An illustration of film director Tamara Saviano and the subject of her latest film, Guy Clark.

Illustration: PJ Loughran

If you’re talking about Guy Clark, there’s no place better to do so than at the Texas Chili Parlor in Austin. And few living people are more versed on the subject at hand than Tamara Saviano. A veteran journalist and record producer, Saviano has spent more than a decade chronicling the life and music of the Texas troubadour. Starting as his publicist in the 2000s, Saviano co-produced a Grammy-winning 2011 tribute album, This One’s for Him, and wrote the 2016 Clark biography, Without Getting Killed or Caught. In March, Saviano and Paul Whitfield, her husband and co-producer, will debut a film of the same name at the South by Southwest Film Festival.

Clark was born in Monahans and grew up in Rockport before eventually moving to Nashville, where he passed away in 2016 at the age of 74. But his legend continues to grow in the works and stories of friends like Rodney Crowell, Steve Earle, and Lyle Lovett.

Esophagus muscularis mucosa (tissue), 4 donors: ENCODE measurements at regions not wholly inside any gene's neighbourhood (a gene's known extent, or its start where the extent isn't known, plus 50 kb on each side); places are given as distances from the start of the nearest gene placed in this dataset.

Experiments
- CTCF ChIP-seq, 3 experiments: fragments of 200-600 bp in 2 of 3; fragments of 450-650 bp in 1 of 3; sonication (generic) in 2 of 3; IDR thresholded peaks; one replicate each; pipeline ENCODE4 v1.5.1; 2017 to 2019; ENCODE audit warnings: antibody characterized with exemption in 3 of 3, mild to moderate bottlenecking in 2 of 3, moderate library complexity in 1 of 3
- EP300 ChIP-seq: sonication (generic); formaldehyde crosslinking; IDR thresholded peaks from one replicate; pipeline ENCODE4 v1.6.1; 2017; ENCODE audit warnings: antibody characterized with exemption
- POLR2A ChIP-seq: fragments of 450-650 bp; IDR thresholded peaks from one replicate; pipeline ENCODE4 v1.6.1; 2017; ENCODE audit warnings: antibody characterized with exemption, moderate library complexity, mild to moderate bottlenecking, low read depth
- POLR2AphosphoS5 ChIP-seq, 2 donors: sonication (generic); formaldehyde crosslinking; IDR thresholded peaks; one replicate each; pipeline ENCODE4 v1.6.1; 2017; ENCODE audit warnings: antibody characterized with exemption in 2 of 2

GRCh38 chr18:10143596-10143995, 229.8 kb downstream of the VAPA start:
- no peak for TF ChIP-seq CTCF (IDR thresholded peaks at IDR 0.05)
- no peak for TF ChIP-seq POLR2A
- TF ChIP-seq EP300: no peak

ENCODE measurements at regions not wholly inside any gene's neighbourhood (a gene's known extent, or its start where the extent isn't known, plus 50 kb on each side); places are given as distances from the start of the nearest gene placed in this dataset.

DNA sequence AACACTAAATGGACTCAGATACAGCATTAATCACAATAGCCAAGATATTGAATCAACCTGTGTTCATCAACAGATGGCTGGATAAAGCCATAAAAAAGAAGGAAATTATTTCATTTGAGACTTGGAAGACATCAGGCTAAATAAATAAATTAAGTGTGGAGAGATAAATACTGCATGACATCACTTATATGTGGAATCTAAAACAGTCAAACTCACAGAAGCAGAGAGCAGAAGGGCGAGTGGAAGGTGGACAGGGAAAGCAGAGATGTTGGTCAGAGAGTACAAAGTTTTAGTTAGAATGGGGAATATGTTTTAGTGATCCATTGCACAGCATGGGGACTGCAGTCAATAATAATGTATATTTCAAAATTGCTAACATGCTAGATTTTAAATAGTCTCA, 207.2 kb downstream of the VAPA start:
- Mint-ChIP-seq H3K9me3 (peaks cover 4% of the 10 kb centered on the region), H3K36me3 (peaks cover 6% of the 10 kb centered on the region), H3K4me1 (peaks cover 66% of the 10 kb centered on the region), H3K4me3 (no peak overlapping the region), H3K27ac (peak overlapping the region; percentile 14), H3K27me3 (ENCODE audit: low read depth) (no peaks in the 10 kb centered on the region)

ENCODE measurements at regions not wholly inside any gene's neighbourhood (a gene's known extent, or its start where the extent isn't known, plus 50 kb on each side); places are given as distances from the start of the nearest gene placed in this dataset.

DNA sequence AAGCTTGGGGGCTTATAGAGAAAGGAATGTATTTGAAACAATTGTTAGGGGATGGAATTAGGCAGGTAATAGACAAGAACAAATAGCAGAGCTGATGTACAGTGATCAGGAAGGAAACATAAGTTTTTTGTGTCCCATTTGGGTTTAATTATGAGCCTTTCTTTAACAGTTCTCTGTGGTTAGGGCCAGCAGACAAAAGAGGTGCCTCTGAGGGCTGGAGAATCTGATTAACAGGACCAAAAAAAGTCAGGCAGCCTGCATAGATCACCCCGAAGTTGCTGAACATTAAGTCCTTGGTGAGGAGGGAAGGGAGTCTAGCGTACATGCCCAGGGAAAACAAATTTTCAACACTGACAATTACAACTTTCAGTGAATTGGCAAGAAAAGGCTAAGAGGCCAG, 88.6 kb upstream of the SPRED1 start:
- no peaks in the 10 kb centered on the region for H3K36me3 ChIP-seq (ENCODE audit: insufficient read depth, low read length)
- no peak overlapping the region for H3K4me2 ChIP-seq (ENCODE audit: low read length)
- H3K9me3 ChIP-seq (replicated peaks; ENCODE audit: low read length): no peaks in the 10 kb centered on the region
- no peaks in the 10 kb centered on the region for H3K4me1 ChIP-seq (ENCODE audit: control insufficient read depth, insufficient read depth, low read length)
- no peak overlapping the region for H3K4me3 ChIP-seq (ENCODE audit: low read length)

Friends and fans love to recall Clark’s wild misadventures with his songwriting compadre Townes Van Zandt. But Clark never fit into Music City’s template for a country star, and that’s where Saviano came in. Crowell sees her as one of Nashville’s greatest publicists. “She really did get inside Guy’s world and bring him to the fore,” Crowell has said. “I mean, she gets a lifetime pass for that alone.” Clark’s legacy bears that out: Though he never had a smash hit under his own name, his songs like “Desperados Waiting for a Train” and “L.A. Freeway” have become ensconced in Texas music and in the larger genre of Americana. The Texas Chili Parlor looms large in Clark’s iconic lament, “Dublin Blues.” And it’s where Saviano, who splits her time between Austin and Nashville, first hatched the idea for a Clark biography. When the documentary project followed, Clark consented—on the condition that Saviano be at the helm.

Q: It’s easy to see how the Texas Chili Parlor would appeal to Guy.

A: Absolutely. Because of “Dublin Blues,” tourists come to Austin, and this is part of their tour. But when you’re in here, it feels like a Guy place. It doesn’t feel like a tourist trap.

TH: Would you call Without Getting Killed or Caught a documentary?